Failover Checks Provide Fault Tolerance
Since the key goal for the collector is to implement our “no logs left behind” policy, we take advantage of Route 53 failover health checks. If there is an issue with a collector, Route 53 automatically takes it out of the service; our customers won’t see any impact. When we have to add more collectors, we can do so seamlessly. When a collector goes out of service, it goes out of the DNS rotation. We have collectors provisioned behind the DNS in different AZs. Route 53 routing works across the AZ, so whenever there is an outage in one AZ, data will go to the collectors running in different AZs. Thus we gain the ability to scale across zones, and we’re protected from faults in case we hit issues with an AZ.
Route 53 DNS Optimizes Inbound Traffic
Route 53 detects and resolves our collector IP so data can go straight to collectors without any overhead. It leverages the high-performance collector software we have built and doesn’t have to go through load balancing latencies.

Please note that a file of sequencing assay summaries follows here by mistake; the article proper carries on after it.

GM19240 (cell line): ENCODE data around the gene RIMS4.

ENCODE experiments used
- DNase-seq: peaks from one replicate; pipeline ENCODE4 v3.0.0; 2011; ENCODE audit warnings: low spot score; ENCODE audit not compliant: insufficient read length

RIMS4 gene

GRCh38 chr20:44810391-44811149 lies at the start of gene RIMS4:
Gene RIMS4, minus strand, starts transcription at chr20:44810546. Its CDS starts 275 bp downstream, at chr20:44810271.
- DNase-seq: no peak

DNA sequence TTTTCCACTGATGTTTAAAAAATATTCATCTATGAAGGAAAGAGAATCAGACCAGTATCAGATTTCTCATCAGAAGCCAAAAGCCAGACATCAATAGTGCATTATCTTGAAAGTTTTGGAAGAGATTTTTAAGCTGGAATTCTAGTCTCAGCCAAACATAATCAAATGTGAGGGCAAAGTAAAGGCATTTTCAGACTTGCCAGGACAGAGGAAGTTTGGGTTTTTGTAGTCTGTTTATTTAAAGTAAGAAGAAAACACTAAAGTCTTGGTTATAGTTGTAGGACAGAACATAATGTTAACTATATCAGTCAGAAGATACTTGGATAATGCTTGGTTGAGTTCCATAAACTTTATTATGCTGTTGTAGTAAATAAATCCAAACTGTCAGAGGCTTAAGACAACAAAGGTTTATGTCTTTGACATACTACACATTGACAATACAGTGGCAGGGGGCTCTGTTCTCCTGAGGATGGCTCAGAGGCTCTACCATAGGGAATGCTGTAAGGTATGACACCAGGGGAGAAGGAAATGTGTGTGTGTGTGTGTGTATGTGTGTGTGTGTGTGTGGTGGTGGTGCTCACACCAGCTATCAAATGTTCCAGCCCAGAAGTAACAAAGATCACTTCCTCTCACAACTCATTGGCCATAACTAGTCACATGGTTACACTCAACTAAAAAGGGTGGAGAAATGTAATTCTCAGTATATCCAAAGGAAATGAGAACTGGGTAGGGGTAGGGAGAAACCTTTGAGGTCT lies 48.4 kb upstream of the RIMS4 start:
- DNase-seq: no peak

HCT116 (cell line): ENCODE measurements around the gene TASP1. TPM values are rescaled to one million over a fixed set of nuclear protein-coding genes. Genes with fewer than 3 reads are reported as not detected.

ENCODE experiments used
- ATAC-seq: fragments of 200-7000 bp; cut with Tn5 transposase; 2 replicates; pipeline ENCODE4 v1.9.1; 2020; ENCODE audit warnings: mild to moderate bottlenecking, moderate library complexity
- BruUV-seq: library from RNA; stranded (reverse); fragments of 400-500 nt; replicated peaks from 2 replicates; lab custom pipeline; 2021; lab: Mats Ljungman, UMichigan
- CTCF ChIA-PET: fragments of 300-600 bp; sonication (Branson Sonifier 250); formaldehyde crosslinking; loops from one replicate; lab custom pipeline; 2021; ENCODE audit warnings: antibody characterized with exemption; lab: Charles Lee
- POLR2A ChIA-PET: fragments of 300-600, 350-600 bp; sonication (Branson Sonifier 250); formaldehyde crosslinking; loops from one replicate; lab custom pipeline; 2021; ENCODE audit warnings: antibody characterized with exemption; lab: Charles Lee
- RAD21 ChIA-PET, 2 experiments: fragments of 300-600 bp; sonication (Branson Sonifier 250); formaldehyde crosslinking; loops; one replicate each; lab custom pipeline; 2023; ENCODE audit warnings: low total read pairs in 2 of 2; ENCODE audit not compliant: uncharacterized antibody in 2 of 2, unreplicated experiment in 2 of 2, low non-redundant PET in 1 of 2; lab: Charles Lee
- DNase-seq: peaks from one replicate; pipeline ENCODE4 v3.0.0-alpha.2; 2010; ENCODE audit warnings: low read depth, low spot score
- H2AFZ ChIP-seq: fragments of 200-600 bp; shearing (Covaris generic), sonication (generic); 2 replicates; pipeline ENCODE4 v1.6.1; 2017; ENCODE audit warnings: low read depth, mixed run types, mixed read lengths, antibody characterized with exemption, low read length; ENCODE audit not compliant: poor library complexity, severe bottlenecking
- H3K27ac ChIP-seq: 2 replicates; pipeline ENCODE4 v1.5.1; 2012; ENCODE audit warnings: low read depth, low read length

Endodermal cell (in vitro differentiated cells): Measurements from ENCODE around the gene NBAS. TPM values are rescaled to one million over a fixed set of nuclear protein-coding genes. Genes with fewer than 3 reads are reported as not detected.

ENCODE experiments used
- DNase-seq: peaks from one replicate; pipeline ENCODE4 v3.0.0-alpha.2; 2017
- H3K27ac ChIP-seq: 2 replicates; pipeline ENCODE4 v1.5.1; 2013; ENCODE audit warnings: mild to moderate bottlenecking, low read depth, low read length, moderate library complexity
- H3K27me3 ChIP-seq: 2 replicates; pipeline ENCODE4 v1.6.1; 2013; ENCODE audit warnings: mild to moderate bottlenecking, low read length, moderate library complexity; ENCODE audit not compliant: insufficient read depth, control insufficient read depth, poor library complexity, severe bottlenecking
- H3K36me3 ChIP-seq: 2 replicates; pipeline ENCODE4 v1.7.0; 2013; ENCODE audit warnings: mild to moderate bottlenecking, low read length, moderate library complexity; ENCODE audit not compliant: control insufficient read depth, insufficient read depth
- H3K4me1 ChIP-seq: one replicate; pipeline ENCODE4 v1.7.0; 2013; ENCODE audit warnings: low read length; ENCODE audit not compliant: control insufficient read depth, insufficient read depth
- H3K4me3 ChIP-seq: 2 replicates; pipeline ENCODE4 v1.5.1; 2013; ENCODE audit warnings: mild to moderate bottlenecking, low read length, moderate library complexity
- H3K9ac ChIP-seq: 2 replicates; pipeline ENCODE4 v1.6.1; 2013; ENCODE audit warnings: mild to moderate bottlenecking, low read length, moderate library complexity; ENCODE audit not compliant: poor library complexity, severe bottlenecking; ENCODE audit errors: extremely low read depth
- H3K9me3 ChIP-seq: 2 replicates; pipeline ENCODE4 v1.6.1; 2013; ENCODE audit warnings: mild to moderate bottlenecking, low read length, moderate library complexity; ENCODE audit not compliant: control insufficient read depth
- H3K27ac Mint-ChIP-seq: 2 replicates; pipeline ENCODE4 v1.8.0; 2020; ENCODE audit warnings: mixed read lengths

No Pre-Warmup Required with Route 53
Finally, Route 53 is more graceful about handing the unpredictable log event bursts that start coming with no notice.
Summary: Route 53 Makes Good Sense for Application with High, Unpredictable Loads
Route 53 turned out to be the best way for Loggly to take advantage of our high-performance collectors given our huge log volumes, unpredictable variations, and constant growth in our business. It aligns with the collectors’ core purposes: To collect data at network line speed with zero loss, and it allows us to benefit from the elasticity of all of the AWS services we use at Loggly.